Detection of Pentosidine Cross-Links in Cell-Secreted Decellularized Matrices Using Time Resolved Fluorescence Spectroscopy.

Journal: 
ACS Biomater Sci Eng
Publication Year: 
2017
Authors: 
Debika Mitra
Hussain Fatakdawala
Michael Nguyen-Truong
Amy Creecy
Jeffry Nyman
Laura Marcu
J Kent Leach
PubMed link: 
28944287
Public Summary: 
Despite a clear correlation between diabetes and diminished fracture repair, the mechanism of impaired bone healing in diabetics remains unclear. The interplay between diabetes and bone formation has been studied using rodent models of diabetes, which suffer from numerous uncontrollable variables, and simplistic collagen films that fail to capture the complexity of the native tissue extracellular matrix. We and others have shown that cell secreted extracellular matrices (ECM) contain numerous instructive cues that drive osteogenic differentiation, angiogenesis, and promote cell survival, suggesting that this platform may provide an improved in vitro model system to study the interplay between the diabetic microenvironment and cell response. Non-enzymatic glycation of long-lived ECM proteins such as type I collagen has been implicated in reduced bone formation. Exposure of collagen to reducing sugars in a diabetic environment catalyzes the formation of advanced glycation end products (AGEs). Sugar molecules react with lysine and arginine residues on collagen to form autofluorescent crosslinks with pentosidine (PENT) as a measurable biomarker of AGEs in collagen. Importantly, there are numerous technical challenges to quantify the formation of non-enzymatic collagen crosslinks that arise due to hyperglycemic conditions. Thus, there is a need for alternative technologies to rapidly and accurately quantify the crosslink formation in engineered materials. This manuscript reports our novel findings describing the application of Time-Resolved Fluorescence Spectroscopy (TRFS) for the detection of PENT in cell-secreted ECM. Upon forming non-enzymatic collagen crosslinks in MSC-secreted matrices, we compared the results of TRFS with HPLC, the gold standard in crosslink quantification, and calculated correlations with a high degree of agreement between the two modalities. After characterizing the composition of the ECM in the presence of ribose-initiated crosslinks, we measured the response of human mesenchymal stem cells (MSCs) to these crosslinked ECMs to test if these conditions induced changes in osteogenic response. Ribose treatment resulted in a 30 nm blue shift in peak fluorescence emission and a significant decrease in average lifetime compared to control matrices (4.4±0.3 ns vs. 3.5±0.09 ns). Evaluation of samples with high performance liquid chromatography (HPLC) confirmed that changes in observed fluorescence were due to PENT accumulation. A strong correlation was found between TRFS parameters and the HPLC measurement of PENT, validating the use of TRFS as an alternative method of PENT detection. Osteoblastic gene expression was significantly reduced in MSCs seeded on ribose ECM at days 7 and 14. However, no significant differences in calcium deposition were detected between control and ribose ECM. These data demonstrate the efficacy of non-destructive fluorescence spectroscopy to examine the formation of non-enzymatic collagen crosslinks within biomimetic culture platforms and showcase one example where an improved biomimetic substrate can be used to probe cell-ECM interactions in the presence of collagen crosslinks.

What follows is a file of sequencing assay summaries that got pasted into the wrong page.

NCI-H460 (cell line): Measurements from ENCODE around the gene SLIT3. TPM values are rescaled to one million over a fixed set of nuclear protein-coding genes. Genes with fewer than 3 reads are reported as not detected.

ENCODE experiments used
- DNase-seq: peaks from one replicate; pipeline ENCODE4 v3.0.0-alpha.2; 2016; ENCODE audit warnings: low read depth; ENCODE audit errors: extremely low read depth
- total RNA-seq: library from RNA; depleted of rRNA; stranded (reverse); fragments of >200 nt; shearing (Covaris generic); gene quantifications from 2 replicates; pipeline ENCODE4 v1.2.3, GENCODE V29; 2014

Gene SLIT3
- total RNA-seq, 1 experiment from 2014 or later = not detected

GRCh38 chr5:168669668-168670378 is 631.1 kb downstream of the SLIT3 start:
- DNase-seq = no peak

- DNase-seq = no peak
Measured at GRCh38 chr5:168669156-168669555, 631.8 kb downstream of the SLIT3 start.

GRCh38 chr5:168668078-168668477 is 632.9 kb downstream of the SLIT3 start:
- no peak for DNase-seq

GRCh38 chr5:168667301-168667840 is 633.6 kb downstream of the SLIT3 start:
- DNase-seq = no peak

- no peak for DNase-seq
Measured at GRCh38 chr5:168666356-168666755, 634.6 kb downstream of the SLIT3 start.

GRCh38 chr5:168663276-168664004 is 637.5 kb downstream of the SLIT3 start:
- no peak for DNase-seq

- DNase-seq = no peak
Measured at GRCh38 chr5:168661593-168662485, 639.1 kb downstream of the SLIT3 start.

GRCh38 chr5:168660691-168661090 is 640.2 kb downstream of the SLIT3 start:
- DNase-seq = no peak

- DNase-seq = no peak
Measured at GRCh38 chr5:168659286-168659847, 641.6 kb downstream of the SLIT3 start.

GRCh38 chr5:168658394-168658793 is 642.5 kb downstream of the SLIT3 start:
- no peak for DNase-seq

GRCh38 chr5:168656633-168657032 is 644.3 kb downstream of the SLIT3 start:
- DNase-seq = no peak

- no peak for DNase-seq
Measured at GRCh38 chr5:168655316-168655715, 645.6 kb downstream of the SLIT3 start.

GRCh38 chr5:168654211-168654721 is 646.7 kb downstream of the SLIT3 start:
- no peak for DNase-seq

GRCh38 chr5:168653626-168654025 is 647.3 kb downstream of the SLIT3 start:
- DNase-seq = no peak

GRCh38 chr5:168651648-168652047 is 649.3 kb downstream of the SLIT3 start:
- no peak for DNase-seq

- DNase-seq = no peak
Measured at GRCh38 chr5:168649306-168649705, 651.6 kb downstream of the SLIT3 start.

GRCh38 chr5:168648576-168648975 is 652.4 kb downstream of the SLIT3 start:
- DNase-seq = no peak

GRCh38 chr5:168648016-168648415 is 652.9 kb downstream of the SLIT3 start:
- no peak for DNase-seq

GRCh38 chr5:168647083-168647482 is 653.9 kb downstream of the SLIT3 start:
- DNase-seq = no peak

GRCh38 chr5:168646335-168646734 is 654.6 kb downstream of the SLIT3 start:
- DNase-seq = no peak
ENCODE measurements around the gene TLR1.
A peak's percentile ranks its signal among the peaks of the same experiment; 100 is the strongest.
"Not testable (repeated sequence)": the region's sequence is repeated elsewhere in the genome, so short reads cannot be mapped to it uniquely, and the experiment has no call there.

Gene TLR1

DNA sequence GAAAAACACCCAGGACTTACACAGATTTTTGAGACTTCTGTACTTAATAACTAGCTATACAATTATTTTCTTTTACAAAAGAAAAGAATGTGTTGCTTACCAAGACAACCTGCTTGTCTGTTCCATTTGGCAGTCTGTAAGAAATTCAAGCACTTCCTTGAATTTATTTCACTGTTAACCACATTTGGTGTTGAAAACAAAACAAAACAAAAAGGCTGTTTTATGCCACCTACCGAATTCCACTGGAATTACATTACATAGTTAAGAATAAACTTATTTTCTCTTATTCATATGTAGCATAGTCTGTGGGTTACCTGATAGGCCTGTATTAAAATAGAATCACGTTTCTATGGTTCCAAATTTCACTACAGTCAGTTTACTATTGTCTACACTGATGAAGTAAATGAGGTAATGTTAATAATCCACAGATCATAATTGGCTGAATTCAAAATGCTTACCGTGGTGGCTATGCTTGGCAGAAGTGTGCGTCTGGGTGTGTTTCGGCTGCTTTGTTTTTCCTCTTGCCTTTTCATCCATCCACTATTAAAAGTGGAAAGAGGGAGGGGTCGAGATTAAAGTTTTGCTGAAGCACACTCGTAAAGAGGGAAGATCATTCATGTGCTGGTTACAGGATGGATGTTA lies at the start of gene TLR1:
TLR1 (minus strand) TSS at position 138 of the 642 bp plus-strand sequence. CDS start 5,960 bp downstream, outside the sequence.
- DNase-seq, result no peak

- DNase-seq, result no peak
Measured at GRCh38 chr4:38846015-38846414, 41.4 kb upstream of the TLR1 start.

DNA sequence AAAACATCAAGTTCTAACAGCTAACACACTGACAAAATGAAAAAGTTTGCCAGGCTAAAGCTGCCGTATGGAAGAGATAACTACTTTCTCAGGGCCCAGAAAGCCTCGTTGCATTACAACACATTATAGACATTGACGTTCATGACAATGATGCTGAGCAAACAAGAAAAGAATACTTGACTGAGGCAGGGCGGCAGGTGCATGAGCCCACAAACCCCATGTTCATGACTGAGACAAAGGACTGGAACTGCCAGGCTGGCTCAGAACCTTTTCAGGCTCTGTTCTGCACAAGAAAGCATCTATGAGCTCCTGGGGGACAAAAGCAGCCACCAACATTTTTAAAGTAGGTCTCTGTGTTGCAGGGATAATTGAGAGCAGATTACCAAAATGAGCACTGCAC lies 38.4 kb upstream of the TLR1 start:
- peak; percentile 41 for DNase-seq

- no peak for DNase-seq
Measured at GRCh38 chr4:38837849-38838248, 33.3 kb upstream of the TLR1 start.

Scientific Abstract: 
Hyperglycemia-mediated, nonenzymatic collagen cross-links such as pentosidine (PENT) can have deleterious effects on cellular interactions with the extracellular matrix (ECM). Present techniques to quantify PENT are limited, motivating the need for improved methods to study the accumulation and contribution of PENT toward diabetic clinical challenges such as impaired bone healing. Current methods for studying PENT are destructive, laborious, and frequently employ oversimplified collagen films that lack the complexity of the native ECM. The primary goal of this study was to evaluate the capacity of time-resolved fluorescence spectroscopy (TRFS) to detect PENT in cell-secreted ECMs possessing enhanced compositional complexity. To demonstrate an application of this method, we assessed the response of human mesenchymal stem cells (MSCs) to cross-linked substrates to explore the role of detected PENT on osteogenic differentiation. We exposed MSC-secreted decellularized matrices (DMs) to 0.66 M ribose for 2 weeks and used TRFS to detect the accumulation of PENT. Ribose treatment resulted in a 30 nm blue shift in peak fluorescence emission and a significant decrease in average lifetime compared to that of control DMs (4.4 +/- 0.3 ns vs 3.5 +/- 0.09 ns). Evaluation of samples with high performance liquid chromatography (HPLC) confirmed that changes in observed fluorescence were due to PENT accumulation. A strong correlation was found between TRFS parameters and the HPLC measurement of PENT, validating the use of TRFS as an alternative method of PENT detection. Osteoblastic gene expression was significantly reduced in MSCs seeded on ribose DMs at days 7 and 14. However, no significant differences in calcium deposition were detected between control and ribose DMs. These data demonstrate the efficacy of nondestructive fluorescence spectroscopy to examine the formation of nonenzymatic collagen cross-links within biomimetic culture platforms and showcase one example where an improved biomimetic substrate can be used to probe cell-ECM interactions in the presence of collagen cross-links.